On August 30, 2023, the U.S. Department of Labor announced its proposed new regulations on who can be treated as exempt from overtime pay. These proposals have been in the pipeline for nearly two years, with many in the business community anxious about what to expect. Some of that anxiety was somewhat undeserved, but some fears have been realized.Continue Reading DOL Proposes New White Collar Exemption Regulations – Legal Issues Abound!
The U.S. Department of Labor on Tuesday unveiled a six-step “economic realities” test that looks to narrow the ability of employers to classify workers as independent contractors. The changes have broad implications as to whether, under federal law; workers are entitled to minimum wage and overtime pay; employers must comply with recordkeeping requirements for such employees; and payroll taxes such as FICA, workers’ compensation, and unemployment must be paid with respect to these workers. The misclassification of workers as independent contractors also can have dire consequences for employers based on the potential assessment of liquidated (double) damages and attorney’s fees under the Fair Labor Standards Act, particularly where such claims are brought as collective actions. The Department suggests that 10-30% of employers in the private sector are, per the proposed rule, misclassifying employees as contractors.
Continue Reading Employees in Disguise: Proposed Rule Would Roll Back Trump-era Independent Contractor Rule
All too often, employers find this out the hard way—they get audited by the U.S. Department of Labor or they get sued, and vis-à-vis a class action, to boot. On June 13 and 14, during the Society of Human Resource Management’s (SHRM) Annual Conference in New Orleans, I’ll address a number of compliance issues and also discuss recent initiatives on the wage and hour front from inside The Beltway. Among the issues that we’ll dive into are:
Continue Reading Wage and Hour Compliance: It’s Not as Simple as it May Look!
On September 22, 2020, the U.S. Department of Labor (DOL) released its first-ever proposed rule outlining a test for when a worker is an employee or independent contractor under the Fair Labor Standards Act (FLSA).
In its proposed rule, the DOL has created a new framework for the well-established “economic reality” independent contractor test. This test is used to determine whether the individual is truly in business for themselves (an independent contractor) or is economically dependent on their employer for work (an employee).
Continue Reading To Be or Not to Be (An Independent Contractor): DOL Seeks to Clarify Independent Contractor Test in Landmark Proposed Rule
On August 24th, the Department of Labor issued a Field Assistance Bulletin (“FAB”), available here, regarding “Employers’ obligation to exercise reasonable diligence in tracking teleworking employees’ hours of work.” While FABs are not legally binding authority, they provide guidance on the WHD’s enforcement positions and policies. This recent FAB is useful in suggesting best practices for those charged with ensuring that employees are paid for all hours worked—a task that has been made much more difficult by the current remote work environment.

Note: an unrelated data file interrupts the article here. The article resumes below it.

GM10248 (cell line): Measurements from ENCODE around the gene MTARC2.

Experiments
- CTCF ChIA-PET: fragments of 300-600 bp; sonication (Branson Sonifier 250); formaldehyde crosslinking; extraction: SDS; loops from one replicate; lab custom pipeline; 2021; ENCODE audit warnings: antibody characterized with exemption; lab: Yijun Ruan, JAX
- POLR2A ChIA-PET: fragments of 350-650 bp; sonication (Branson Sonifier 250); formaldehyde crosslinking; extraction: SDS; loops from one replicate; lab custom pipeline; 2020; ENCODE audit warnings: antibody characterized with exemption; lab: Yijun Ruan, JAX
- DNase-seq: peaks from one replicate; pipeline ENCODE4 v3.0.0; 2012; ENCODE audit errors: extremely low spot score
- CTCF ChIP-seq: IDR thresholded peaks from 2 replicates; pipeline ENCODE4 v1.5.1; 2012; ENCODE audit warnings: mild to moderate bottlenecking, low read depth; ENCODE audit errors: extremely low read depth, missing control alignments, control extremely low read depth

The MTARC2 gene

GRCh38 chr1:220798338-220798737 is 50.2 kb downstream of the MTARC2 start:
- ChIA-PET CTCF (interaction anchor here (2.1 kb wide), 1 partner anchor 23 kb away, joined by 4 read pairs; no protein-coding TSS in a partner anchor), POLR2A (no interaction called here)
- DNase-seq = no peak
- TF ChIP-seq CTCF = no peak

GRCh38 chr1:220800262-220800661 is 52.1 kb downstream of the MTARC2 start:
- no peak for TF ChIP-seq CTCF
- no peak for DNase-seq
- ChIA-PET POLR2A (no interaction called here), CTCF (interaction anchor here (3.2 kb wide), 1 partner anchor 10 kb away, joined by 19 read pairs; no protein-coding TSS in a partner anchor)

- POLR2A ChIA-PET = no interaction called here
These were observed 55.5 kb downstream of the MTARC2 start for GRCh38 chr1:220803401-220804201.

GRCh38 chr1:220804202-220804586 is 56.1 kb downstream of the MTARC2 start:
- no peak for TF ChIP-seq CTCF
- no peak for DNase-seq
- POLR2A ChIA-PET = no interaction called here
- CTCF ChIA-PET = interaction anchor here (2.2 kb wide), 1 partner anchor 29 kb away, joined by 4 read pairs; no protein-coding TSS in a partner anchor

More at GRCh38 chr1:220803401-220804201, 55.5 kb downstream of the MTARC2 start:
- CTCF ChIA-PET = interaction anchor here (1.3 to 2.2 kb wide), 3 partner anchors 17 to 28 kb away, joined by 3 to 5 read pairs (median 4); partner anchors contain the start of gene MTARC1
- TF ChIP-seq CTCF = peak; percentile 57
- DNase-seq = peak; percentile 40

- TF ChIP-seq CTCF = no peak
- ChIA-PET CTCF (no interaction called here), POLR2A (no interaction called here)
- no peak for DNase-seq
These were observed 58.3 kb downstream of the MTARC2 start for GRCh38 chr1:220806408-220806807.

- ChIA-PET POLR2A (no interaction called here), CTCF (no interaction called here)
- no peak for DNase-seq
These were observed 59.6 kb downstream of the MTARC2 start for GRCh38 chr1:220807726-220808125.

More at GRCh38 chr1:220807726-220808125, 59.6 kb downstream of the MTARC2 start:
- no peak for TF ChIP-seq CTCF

Continue Reading Working Hard for The Money: Department of Labor Issues Guidance on Tracking and Paying for Remote Work Hours
Guidance Focuses on Concurrent Leave Issues, Hours to be Paid During Leaves, and Regular Rates of Pay Applicable
Now that covered employers are providing paid leaves under the Families First Coronavirus Act (the “FFCRA”), more questions about the FFCRA’s nuances are surfacing. In an effort to further guide employers who are trying to navigate the new law, the Department of Labor has added to its growing list of FAQs about the FFCRA, which includes clarification of some of its earlier answers. The substantive changes are contained in FAQs 80 through 88, in which the DOL focuses on the calculation of available leave time and regular rates of pay to be used for FFCRA paid leaves. The following will highlight these new guidance topics.
Continue Reading DOL Issues More FFCRA Compliance Guidance on Paid Leaves
The United States Department of Justice (DOJ) and the Federal Trade Commission (FTC) have made it clear that they will act to protect employees on the front lines of the battle against COVID-19. On the one hand, as we explained in a prior client alert, they previously announced pre-clearance procedures and other guidelines intended to make it easier for companies to collaborate in legitimate, pro-competitive ways. In their latest announcement, the DOJ and FTC warned that they would not hesitate to protect all employees from companies that use COVID-19 as an excuse to collude in fixing wages, benefits, hours worked, or other aspects of employment. Given the government’s prior focus on antitrust issues in the labor market, including their prior indication that they will pursue criminal remedies where appropriate, employers must be more careful than ever to ensure that they do not run afoul of antitrust laws in this area.
Continue Reading Employers Beware: COVID-19 Will Not Excuse Wage or Labor Fixing Agreements
On April 1, the DOL provided employers with further clarity on the FFCRA by publishing temporary regulations. These regulations will be effective from April 1, 2020, until December 31, 2020—the same effective period of the FFCRA. Also relevant to employers, the IRS issued guidance regarding the FFCRA tax credit. As with our other alerts on the FFCRA, the following highlights key aspects of the new regulations:
Continue Reading In the Nick of Time: Department of Labor Issues Temporary Regulations Interpreting the Families First Coronavirus Response Act